The connection of the female with the animal nature of human beings is stressed for the female werewolf. As might be expected in a patriarchal culture that is becoming more so daily, this is considered an aspect of inferiority. The connection between lunar cycles and werewolves as an inherent feminization of the monster is also brought up more than once. The bodily transformations of puberty also play a role. What we can clearly see amid all of this is that although male werewolves outnumber females in literature and film, and, with a few exceptions, in folklore, the very nature of the werewolf is coded as feminine. This is something that isn’t obvious until a book like this points it out.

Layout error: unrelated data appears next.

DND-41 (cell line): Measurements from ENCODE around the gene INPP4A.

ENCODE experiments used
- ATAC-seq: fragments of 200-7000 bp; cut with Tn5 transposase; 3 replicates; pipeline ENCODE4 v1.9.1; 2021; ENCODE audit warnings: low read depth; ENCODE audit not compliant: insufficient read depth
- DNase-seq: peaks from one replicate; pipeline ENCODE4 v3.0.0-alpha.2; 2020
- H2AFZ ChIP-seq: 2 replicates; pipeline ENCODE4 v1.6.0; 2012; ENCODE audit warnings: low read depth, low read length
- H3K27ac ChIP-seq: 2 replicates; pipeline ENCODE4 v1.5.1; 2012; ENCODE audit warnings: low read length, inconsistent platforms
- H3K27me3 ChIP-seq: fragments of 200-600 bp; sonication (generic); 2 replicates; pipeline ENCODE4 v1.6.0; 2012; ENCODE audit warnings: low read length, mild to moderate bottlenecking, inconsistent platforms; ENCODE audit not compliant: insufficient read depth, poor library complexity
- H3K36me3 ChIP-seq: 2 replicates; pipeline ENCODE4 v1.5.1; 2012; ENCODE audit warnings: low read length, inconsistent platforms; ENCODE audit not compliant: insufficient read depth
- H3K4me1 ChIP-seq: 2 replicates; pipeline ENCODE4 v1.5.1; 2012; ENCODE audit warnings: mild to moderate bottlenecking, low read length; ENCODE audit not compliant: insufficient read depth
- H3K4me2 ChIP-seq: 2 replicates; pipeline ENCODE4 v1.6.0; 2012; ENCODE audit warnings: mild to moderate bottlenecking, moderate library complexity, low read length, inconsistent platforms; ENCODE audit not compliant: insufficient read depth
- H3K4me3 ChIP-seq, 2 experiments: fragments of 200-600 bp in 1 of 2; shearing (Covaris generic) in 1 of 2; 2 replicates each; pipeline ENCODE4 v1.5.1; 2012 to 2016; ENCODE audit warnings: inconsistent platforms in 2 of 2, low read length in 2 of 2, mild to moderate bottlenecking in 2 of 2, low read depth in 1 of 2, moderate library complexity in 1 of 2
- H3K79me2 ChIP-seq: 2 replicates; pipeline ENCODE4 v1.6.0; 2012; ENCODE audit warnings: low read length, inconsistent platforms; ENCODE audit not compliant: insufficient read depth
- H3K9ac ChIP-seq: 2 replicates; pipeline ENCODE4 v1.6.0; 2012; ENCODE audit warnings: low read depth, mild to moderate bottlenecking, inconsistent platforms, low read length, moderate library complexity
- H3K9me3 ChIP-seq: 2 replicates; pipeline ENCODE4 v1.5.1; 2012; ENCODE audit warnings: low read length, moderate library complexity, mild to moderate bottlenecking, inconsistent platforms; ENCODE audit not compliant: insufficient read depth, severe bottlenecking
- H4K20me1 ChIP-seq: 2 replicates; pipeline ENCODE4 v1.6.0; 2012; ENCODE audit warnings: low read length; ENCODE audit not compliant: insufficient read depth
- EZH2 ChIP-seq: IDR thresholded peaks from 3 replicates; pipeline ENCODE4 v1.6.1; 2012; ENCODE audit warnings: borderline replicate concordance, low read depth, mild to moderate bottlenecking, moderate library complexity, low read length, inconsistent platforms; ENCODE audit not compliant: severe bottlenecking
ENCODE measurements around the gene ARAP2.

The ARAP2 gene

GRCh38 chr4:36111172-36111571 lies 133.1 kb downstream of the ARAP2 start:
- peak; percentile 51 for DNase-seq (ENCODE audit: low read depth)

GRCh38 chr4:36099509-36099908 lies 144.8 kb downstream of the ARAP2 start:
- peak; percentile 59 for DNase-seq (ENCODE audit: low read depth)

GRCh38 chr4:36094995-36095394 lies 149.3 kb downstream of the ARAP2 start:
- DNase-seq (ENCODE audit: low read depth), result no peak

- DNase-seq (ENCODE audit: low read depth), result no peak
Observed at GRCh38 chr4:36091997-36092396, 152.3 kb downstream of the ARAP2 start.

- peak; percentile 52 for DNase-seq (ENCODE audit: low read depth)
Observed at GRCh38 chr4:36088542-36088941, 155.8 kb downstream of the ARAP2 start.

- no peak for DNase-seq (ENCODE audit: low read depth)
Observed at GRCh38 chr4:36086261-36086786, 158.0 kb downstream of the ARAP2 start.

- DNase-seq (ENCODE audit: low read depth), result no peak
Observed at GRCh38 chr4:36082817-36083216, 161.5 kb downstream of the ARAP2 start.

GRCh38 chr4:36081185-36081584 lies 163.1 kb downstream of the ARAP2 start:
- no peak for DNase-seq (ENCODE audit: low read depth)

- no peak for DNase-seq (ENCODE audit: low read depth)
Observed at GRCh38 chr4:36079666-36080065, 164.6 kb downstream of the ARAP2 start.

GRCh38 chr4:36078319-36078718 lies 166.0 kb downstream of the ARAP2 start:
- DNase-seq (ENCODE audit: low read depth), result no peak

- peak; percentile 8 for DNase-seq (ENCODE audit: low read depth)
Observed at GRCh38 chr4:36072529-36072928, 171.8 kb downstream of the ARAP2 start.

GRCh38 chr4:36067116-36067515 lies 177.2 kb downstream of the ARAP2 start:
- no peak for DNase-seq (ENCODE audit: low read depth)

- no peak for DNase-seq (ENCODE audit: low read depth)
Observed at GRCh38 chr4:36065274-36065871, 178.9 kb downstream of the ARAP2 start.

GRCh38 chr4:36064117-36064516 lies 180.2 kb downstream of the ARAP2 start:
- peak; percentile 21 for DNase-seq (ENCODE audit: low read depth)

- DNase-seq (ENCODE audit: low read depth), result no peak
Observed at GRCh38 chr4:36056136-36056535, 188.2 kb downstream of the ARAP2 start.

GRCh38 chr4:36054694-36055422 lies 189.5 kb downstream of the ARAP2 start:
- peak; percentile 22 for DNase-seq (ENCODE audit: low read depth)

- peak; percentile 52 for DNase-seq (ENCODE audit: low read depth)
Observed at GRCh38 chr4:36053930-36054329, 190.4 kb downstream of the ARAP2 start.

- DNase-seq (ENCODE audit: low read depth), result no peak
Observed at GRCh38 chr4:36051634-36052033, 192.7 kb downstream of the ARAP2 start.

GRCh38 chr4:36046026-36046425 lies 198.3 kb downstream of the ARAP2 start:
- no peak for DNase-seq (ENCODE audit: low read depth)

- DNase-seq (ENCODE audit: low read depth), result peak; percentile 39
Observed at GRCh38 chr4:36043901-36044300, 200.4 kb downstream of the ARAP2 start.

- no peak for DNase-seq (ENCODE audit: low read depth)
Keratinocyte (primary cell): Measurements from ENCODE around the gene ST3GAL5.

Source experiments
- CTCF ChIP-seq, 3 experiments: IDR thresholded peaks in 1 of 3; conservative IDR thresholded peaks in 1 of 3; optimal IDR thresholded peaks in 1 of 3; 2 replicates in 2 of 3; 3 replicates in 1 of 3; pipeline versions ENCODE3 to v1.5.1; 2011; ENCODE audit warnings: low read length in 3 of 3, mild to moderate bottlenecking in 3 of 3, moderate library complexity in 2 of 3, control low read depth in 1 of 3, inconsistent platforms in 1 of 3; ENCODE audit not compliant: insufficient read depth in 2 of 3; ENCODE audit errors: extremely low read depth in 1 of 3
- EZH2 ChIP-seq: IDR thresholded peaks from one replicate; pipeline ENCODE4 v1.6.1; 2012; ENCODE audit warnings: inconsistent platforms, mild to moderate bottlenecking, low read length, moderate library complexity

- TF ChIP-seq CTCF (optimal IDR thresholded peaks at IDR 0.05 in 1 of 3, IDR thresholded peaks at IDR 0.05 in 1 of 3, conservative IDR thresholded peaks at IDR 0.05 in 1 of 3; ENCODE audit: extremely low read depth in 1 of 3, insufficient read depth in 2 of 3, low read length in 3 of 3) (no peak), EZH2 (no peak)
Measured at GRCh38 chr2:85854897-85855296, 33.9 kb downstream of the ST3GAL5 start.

Given my own idiosyncratic interests, I was surprised how much religion came into the discussion. Among classic monsters, werewolves tend toward the secular end of the spectrum. There was, however, from the Medieval Period up through early modernity, an ecclesiastical fascination with werewolves. This fascination often came in the form of recriminations against women—attempts to subject them to the wills of men. The church often blamed werewolves on women out of the control of menfolk. And of course, you may kill a monster with no need to feel guilt. More modern views of female werewolves—particularly in movies—are more, well, humanizing. Recognizing that wildness is part of being an evolved animal means that we’re more sympathetic (or had been until November of last year) to the woman who is able to let go of convention and become truly liberated. Now that we experience the poignant lengthening of nights that stir our primal fears, werewolves come naturally to mind. If only we could learn what they have to teach, we might all howl at the harvest moon.